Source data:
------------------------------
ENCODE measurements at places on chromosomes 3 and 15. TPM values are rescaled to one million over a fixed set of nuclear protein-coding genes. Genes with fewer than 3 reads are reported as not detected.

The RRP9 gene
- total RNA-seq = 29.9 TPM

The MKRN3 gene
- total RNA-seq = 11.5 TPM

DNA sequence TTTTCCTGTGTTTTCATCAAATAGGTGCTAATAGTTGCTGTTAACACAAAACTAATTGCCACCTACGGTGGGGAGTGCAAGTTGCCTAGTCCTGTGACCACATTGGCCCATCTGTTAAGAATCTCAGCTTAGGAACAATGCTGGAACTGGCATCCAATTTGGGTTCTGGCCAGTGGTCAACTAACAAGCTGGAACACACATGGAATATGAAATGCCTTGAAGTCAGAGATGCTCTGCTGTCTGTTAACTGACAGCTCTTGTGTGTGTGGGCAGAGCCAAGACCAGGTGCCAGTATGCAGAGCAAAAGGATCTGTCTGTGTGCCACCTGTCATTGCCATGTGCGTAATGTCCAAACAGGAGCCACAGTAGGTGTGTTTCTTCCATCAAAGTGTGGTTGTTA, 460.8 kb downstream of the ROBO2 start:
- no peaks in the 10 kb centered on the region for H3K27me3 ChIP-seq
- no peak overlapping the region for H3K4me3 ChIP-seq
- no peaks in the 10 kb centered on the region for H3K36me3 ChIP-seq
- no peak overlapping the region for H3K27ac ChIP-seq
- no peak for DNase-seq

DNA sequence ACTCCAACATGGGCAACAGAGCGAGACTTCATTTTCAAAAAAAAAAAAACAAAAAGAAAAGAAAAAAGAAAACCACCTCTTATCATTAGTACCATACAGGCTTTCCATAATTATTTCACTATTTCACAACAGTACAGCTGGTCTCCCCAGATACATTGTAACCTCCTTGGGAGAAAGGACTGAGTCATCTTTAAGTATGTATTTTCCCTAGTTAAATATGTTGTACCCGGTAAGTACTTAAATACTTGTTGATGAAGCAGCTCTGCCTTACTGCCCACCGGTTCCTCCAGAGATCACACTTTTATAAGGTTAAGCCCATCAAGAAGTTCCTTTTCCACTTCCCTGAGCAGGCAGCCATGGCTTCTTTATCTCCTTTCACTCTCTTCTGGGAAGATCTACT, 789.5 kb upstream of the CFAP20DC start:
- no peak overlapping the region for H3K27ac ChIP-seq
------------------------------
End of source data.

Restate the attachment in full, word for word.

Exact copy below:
ENCODE measurements at places on chromosomes 3 and 15. TPM values are rescaled to one million over a fixed set of nuclear protein-coding genes. Genes with fewer than 3 reads are reported as not detected.

The RRP9 gene
- total RNA-seq = 29.9 TPM

The MKRN3 gene
- total RNA-seq = 11.5 TPM

DNA sequence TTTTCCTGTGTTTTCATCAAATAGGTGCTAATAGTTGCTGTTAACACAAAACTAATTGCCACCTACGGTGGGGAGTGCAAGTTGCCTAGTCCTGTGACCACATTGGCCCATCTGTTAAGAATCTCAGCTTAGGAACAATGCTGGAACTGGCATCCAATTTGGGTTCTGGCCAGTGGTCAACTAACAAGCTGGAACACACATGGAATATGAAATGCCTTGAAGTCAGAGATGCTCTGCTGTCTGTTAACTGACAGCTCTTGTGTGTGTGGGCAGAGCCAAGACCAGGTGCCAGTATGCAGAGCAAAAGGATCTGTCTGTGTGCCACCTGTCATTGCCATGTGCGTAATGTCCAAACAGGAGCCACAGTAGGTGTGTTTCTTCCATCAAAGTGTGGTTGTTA, 460.8 kb downstream of the ROBO2 start:
- no peaks in the 10 kb centered on the region for H3K27me3 ChIP-seq
- no peak overlapping the region for H3K4me3 ChIP-seq
- no peaks in the 10 kb centered on the region for H3K36me3 ChIP-seq
- no peak overlapping the region for H3K27ac ChIP-seq
- no peak for DNase-seq

DNA sequence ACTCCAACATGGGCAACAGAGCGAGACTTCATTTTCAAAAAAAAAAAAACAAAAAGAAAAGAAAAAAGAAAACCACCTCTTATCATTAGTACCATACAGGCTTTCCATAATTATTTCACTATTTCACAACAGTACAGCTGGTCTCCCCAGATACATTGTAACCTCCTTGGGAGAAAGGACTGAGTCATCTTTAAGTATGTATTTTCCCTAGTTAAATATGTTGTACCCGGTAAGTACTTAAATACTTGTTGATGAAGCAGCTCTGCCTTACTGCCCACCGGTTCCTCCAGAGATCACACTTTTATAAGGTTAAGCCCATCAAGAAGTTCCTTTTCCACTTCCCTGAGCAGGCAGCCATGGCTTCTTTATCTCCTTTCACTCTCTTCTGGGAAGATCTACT, 789.5 kb upstream of the CFAP20DC start:
- no peak overlapping the region for H3K27ac ChIP-seq